North American horse breeders are responsible for bringing back several horses on the verge of extinction after World War Two. Some of these horse breeds are built for speed, while others can pull cart or herd cattle. Horses can make amazing pets and long-term companions, and they don’t need much maintenance besides regular brushing. We will take a close look at the North American horse breeds to see if they are suitable for your farm. We will show you a picture and tell you a little about each one to help you learn more about them so you can make an educated purchase.
The 14 North American Horse Breeds:
1. American Bashkir Curly
The American Bashkir Curly is also called a Curly by many breeders. It gets its name from its wavy fur that is especially noticeable in the winter. It has exceptional endurance and intelligent and friendly temperament. The Curly is usually a show ring horse, but it makes a great riding horse as well. It’s very low maintenance because many people choose to leave the mane uncombed to preserve the curls.
2. American Belgian Draft
You will usually see the American Belgian Draft horse with a chestnut color, and they are slightly shorter than the English version and stand about 16 and 17 hands (64–68 inches). It has a small head and a muscular body.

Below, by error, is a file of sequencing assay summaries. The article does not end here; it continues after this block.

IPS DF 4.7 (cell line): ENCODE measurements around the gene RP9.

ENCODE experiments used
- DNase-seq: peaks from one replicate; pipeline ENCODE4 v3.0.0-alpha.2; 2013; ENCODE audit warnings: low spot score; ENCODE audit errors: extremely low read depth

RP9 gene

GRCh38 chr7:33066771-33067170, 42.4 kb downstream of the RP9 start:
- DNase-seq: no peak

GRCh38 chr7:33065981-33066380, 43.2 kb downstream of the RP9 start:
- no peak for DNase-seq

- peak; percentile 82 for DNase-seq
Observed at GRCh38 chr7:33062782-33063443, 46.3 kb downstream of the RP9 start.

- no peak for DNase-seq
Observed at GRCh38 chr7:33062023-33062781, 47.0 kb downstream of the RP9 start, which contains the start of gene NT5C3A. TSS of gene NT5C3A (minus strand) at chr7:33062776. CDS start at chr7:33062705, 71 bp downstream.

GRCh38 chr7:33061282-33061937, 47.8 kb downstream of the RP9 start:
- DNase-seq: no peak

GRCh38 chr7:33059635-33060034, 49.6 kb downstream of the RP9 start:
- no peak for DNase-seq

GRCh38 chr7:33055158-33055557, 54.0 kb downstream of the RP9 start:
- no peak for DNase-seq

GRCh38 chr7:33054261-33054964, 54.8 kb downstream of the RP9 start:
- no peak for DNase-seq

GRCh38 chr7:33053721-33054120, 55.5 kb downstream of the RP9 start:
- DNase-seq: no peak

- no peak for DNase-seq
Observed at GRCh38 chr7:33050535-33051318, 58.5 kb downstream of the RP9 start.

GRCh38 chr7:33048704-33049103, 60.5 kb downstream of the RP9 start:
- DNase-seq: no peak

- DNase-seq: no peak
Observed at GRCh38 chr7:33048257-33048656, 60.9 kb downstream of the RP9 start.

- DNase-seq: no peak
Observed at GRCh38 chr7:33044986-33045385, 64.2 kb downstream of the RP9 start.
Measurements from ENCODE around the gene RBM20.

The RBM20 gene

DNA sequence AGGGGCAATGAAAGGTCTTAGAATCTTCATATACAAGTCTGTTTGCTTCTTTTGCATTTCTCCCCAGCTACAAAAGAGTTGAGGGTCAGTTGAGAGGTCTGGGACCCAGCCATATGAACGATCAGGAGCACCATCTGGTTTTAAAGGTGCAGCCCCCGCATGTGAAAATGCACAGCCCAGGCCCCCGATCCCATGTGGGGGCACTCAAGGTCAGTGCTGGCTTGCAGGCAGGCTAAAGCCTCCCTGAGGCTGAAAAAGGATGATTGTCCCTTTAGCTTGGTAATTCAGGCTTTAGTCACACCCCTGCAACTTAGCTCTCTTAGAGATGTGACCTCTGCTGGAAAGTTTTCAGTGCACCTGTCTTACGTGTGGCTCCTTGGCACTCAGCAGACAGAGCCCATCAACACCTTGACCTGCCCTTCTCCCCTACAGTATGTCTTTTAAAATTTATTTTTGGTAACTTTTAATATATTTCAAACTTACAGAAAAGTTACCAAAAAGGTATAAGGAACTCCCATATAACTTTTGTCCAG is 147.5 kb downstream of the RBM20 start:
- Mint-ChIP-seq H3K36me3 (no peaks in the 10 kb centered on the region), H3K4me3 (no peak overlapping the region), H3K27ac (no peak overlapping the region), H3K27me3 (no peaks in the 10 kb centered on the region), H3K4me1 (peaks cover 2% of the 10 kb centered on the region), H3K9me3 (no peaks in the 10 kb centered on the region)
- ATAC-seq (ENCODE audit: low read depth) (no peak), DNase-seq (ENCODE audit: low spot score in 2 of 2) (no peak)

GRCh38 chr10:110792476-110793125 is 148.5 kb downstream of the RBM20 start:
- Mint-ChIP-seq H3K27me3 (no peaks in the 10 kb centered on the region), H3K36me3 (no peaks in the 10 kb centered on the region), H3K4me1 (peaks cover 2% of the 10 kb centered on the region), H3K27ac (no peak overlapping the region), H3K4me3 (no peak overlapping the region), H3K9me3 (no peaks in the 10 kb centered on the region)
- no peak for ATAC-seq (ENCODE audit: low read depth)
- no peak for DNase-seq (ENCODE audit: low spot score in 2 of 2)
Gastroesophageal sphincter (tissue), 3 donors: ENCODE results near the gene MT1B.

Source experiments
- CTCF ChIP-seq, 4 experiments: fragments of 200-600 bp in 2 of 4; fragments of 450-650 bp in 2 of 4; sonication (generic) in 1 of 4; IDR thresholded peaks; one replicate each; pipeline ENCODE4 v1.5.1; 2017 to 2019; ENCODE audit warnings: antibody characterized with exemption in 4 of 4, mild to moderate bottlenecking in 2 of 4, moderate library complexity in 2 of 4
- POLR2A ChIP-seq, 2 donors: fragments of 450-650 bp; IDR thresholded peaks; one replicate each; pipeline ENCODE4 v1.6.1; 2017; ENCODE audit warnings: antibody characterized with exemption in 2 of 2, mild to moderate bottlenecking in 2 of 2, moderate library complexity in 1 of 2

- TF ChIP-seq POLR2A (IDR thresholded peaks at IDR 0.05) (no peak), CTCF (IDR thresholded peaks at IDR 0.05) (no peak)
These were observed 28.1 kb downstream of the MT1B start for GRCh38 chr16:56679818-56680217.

3. American Cream Draft
As you may have guessed, the American Cream Draft horse is light-colored and muscular. It’s a rare breed from Iowa that nearly went extinct during the great depression but survived. It’s a good workhorse, and its numbers are increasing.
4. American Drum Horse
The American Drum Horse is a heavy draft horsed modeled after the British Drum. It usually carries steel kettle drums, and you can find them in many parades and events. It’s a mix of the Clydesdale, Shire, and Gypso Cobb breeds, and you will usually see them with piebald or skewbald color patterns
5. American Indian Horse
The American Indian Horse is a descendant of the original horses brought to the Americas by the Spanish. It ranged in size from 13–16 hands and can be any color, but the leopard pattern is the most common. Owners commonly use these horses for casual riding. It is a hardy and surefooted breed that makes a great general-purpose horse.